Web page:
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Chronic Δ⁹-tetrahydrocannabinol exposure induces a sensitization of dopamine D₂/₃ receptors in the mesoaccumbens and nigrostriatal systems

Moulin-Sallanon, Marcelle
Published in Neuropsychopharmacology. 2012, vol. 37, no. 11, p. 2355-2367
Abstract Δ⁹-tetrahydrocannabinol (THC), through its action on cannabinoid type-1 receptor (CB₁R), is known to activate dopamine (DA) neurotransmission. Functional evidence of a direct antagonistic interaction between CB₁R and DA D₂-receptors (D₂R) suggests that D₂R may be an important target for the modulation of DA neurotransmission by THC. The current study evaluated, in rodents, the effects of chronic exposure to THC (1 mg/kg/day; 21 days) on D₂R and D₃R availabilities using the D₂R-prefering antagonist and the D₃R-preferring agonist radiotracers [¹⁸F]fallypride and [³H]-(+)-PHNO, respectively. At 24 h after the last THC dose, D₂R and D₃R densities were significantly increased in midbrain. In caudate/putamen (CPu), THC exposure was associated with increased densities of D₂R with no change in D₂R mRNA expression, whereas in nucleus accumbens (NAcc) both D₃R binding and mRNA levels were upregulated. These receptor changes, which were completely reversed in CPu but only partially reversed in NAcc and midbrain at 1 week after THC cessation, correlated with an increased functionality of D₂/₃R in vivo, based on findings of increased locomotor suppressive effect of a presynaptic dose and enhanced locomotor activation produced by a postsynaptic dose of quinpirole. Concomitantly, the observations of a decreased gene expression of tyrosine hydroxylase in midbrain together with a blunted psychomotor response to amphetamine concurred to indicate a diminished presynaptic DA function following THC. These findings indicate that the early period following THC treatment cessation is associated with altered presynaptic D₂/₃R controlling DA synthesis and release in midbrain, with the concurrent development of postsynaptic D₂/₃R supersensitivity in NAcc and CPu. Such D₂/₃R neuroadaptations may contribute to the reinforcing and habit-forming properties of THC.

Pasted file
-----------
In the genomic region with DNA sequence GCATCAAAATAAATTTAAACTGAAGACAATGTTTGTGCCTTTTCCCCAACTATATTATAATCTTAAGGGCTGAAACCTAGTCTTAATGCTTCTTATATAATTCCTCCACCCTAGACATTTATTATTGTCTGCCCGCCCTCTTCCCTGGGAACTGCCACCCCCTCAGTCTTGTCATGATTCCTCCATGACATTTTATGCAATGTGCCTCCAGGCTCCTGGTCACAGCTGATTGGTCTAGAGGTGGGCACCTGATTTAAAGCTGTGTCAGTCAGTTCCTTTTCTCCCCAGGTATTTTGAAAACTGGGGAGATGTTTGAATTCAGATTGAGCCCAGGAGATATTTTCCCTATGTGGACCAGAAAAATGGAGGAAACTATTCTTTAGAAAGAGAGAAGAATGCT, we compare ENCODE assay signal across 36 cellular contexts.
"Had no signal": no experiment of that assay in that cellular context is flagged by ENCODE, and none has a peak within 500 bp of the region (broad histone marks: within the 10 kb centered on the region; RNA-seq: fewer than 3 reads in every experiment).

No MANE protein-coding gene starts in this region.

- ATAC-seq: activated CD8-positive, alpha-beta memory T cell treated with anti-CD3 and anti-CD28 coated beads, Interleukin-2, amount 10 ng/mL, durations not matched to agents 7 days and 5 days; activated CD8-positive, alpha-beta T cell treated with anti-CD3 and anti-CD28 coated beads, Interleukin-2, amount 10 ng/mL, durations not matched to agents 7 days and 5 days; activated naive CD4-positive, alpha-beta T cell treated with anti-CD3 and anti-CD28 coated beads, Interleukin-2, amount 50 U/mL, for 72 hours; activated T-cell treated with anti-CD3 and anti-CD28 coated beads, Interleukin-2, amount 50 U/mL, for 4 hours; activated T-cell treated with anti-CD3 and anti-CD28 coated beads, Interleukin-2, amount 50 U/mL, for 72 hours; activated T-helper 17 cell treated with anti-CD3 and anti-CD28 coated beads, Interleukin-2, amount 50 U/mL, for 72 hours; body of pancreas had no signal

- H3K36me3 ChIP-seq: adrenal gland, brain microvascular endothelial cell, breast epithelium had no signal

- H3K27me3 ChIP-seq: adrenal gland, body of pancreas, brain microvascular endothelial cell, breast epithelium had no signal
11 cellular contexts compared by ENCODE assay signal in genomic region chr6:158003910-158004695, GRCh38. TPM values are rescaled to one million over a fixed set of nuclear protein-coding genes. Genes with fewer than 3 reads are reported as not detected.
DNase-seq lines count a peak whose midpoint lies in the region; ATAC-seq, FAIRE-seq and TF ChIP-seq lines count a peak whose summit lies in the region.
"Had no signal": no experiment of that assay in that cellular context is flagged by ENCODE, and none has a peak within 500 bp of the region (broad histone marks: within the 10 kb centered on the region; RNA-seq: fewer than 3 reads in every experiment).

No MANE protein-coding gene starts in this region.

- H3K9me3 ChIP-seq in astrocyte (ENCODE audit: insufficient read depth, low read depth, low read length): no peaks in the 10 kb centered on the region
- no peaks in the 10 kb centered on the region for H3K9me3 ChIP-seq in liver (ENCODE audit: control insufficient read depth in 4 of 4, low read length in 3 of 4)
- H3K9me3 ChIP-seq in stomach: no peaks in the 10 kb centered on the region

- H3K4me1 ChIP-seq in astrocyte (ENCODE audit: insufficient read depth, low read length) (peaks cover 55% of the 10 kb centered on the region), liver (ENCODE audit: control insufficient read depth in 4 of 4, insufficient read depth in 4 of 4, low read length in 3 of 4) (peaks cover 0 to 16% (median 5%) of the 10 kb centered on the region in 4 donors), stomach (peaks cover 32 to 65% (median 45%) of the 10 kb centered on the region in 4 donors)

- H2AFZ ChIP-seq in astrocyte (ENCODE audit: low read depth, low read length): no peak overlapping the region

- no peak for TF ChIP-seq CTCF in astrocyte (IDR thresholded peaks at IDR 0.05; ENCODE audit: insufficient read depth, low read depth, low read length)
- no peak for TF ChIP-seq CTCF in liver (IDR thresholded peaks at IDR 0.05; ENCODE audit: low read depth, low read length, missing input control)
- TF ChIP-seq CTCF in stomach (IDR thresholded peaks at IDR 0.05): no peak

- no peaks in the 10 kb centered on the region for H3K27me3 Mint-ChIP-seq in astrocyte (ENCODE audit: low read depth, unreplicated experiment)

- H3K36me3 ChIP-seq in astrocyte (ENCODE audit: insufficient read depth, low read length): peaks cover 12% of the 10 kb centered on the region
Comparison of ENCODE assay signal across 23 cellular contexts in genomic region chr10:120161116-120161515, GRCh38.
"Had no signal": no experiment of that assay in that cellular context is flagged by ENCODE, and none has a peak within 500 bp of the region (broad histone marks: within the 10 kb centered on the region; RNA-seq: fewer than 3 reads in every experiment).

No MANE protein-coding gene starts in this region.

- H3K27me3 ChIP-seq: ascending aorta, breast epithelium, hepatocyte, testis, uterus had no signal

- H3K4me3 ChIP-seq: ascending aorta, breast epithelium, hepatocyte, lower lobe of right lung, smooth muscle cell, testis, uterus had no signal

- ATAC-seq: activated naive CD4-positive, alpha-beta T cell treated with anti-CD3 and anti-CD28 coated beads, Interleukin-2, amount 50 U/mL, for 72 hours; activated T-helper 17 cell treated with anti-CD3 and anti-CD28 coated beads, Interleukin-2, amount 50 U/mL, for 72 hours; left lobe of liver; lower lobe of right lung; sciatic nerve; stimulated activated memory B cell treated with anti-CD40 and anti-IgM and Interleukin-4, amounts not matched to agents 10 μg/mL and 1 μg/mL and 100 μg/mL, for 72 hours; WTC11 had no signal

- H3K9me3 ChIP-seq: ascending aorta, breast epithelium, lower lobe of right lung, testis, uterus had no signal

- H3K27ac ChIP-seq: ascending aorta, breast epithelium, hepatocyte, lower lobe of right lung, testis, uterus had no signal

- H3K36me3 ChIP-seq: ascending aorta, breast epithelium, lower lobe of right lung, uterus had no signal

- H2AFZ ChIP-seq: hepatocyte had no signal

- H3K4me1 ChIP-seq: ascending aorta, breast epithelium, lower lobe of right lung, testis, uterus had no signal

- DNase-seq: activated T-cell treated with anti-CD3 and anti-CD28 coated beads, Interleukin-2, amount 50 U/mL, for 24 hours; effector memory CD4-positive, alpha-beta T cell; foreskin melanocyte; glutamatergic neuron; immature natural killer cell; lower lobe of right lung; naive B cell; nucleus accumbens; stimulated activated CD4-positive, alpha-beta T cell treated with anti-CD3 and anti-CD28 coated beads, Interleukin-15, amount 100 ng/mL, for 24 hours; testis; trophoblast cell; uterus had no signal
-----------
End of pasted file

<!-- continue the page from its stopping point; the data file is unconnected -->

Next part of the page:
Keywords Amphetamine/pharmacologyAnalysis of VarianceAnimalsBasal Ganglia/diagnostic imaging/drug effects/metabolismBenzamides/pharmacokineticsDopamine Agonists/pharmacologyDopamine Antagonists/pharmacokineticsDopamine Uptake Inhibitors/pharmacologyDose-Response Relationship, DrugDronabinol/pharmacologyDrug InteractionsFluorodeoxyglucose F18/pharmacokineticsGene Expression Regulation/drug effectsLocomotion/drug effectsMaleNucleus Accumbens/diagnostic imaging/drug effects/metabolismPositron-Emission TomographyProtein Binding/drug effectsPsychotropic Drugs/pharmacologyQuinpirole/pharmacologyRNA, Messenger/metabolismRatsRats, Sprague-DawleyReceptors, Dopamine D2/genetics/metabolismTritium/pharmacokineticsVitamin K 1/analogs & derivatives/pharmacokinetics
PMID: 22692568
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Article (Published version) (782 Kb) - public document Free access
Research groups Imagerie de la transmission dopaminergique dans les troubles addictifs (989)
Neuroimagerie moléculaire en psychiatrie (983)
Swiss National Science Foundation: 31003A-122352
(ISO format)
GINOVART, Nathalie et al. Chronic Δ⁹-tetrahydrocannabinol exposure induces a sensitization of dopamine D₂/₃ receptors in the mesoaccumbens and nigrostriatal systems. In: Neuropsychopharmacology, 2012, vol. 37, n° 11, p. 2355-2367. doi: 10.1038/npp.2012.91 https://archive-ouverte.unige.ch/unige:92656

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Deposited on : 2017-03-16

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